ZTE blacklisted by Norwegian Funder

Chinese technology firm has faced a huge blow following its major funder, the Norwegian Fund, the world’s biggest wealth fund, blacklisting the telecom equipment maker.

Zte was blacklisted by Norway’s public pension fund which is managed by the Norwegian central bank. An ethics council that advises the central bank on the fund’s investments said zte was blacklisted because it has been hit with corruption allegations in over 18 countries, 10 of which have been investigated.

In Zambia for example, a deal worth US$210 million was cancelled after corruption was traced in a closed circuit television (CCTV) camera contract to China’s ZTE. The contract was awarded to ZTE in 2011 by senior government officials under a direct agreement, without an open procedure, raising suspicions about corruption. Critics of the project said the costs may have been inflated.

The Zambian Anti-Corruption Commission (ACC) said its investigation of the deal has uncovered evidence that the contract was awarded to the Chinese company by some senior government officials in a corrupt manner.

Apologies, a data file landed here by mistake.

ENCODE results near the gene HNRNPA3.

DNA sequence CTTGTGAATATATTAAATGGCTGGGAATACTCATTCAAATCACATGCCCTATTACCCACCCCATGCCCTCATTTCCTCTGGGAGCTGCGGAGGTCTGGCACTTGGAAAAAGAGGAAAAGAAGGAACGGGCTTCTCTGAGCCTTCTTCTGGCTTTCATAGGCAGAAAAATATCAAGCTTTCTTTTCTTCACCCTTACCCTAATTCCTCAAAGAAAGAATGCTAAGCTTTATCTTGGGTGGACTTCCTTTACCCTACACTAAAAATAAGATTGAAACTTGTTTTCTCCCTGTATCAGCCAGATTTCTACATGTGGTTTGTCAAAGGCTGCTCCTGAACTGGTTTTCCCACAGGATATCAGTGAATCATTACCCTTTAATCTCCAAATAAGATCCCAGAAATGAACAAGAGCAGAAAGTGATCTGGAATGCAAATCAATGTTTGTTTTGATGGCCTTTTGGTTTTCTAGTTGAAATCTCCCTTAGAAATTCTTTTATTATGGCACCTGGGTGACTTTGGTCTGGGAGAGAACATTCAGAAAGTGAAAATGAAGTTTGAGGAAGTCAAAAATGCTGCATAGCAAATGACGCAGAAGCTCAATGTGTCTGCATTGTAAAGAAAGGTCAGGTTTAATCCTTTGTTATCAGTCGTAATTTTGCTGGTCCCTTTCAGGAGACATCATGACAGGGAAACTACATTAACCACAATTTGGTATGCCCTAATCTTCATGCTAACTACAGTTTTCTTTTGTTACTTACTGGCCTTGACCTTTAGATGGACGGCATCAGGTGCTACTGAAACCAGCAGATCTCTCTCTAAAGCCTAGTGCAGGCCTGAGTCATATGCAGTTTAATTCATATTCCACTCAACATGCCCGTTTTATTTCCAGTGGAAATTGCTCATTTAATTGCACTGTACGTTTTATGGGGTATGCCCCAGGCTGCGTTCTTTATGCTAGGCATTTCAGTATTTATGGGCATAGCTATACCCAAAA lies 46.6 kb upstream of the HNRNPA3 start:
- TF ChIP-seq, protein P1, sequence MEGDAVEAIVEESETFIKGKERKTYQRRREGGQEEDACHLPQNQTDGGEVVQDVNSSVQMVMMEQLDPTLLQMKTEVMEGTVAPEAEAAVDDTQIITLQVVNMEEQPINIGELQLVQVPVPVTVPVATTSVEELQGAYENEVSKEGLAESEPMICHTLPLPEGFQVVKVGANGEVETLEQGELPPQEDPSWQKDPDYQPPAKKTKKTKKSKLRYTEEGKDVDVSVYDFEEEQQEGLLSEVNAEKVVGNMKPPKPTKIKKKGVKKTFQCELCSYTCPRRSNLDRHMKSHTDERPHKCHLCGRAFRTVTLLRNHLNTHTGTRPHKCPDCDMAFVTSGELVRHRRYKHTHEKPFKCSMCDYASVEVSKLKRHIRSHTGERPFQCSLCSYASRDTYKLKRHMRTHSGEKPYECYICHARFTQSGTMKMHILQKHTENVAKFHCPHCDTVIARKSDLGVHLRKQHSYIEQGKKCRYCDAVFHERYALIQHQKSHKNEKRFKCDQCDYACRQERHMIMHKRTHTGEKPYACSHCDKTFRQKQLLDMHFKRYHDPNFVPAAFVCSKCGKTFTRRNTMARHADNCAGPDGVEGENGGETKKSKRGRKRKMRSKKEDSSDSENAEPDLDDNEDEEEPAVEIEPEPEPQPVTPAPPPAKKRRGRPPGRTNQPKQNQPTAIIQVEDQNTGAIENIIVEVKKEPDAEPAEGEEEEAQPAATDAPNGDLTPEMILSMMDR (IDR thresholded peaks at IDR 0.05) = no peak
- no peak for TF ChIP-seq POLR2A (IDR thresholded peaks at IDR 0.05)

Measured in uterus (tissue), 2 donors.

Zte has been blacklisted

Zte has been blacklisted

The CCTV camera project was initiated by the Ministry of Home Affairs and involved the installation of security facilities to assist with crime prevention, traffic management and general monitoring on the streets of the capital, Lusaka. The Zambian government had already terminated the contract, following allegations of corruption and non-compliance with standard regulations.

The ACC, a government agency responsible for investigating allegations of corruption and prosecuting corruption cases, said without elaborating that it will not take the ZTE corruption issue to court because of legal technicalities. “The allegations of corruption were proved true by ACC in this matter but the commission has not prosecuted anyone due to legal technicalities.”

Legal ropes

The Norwegian council said, “the country has failed to demonstrate satisfactory that internal anti corruption procedures are being effectively implemented in its business.” The council added: “In conjunction with previous corruption cases and the fact that the company operates in a sector and many countries associated with high risk of corruption, this finding indicates that there’s an unacceptable risk that the company may once again become involved in gross corruption,” it said.

The Norwegian fund valued at 820 billion has sold its stake in zte valued at $11.37 million according to 2014 figures. The Norwegian fund holds stock in more than 9000 companies, controlling 1.3% of the world’s market capitalization.

The fund follows strict ethical guidelines that bar it from investing in businesses accused of serious violations such as corruption, human rights abuses, and child labour or environmental damages. The fund draws investment money from the huge oil revenues of Norway, intended to pay future generations in a welfare state after oil wells run dry.

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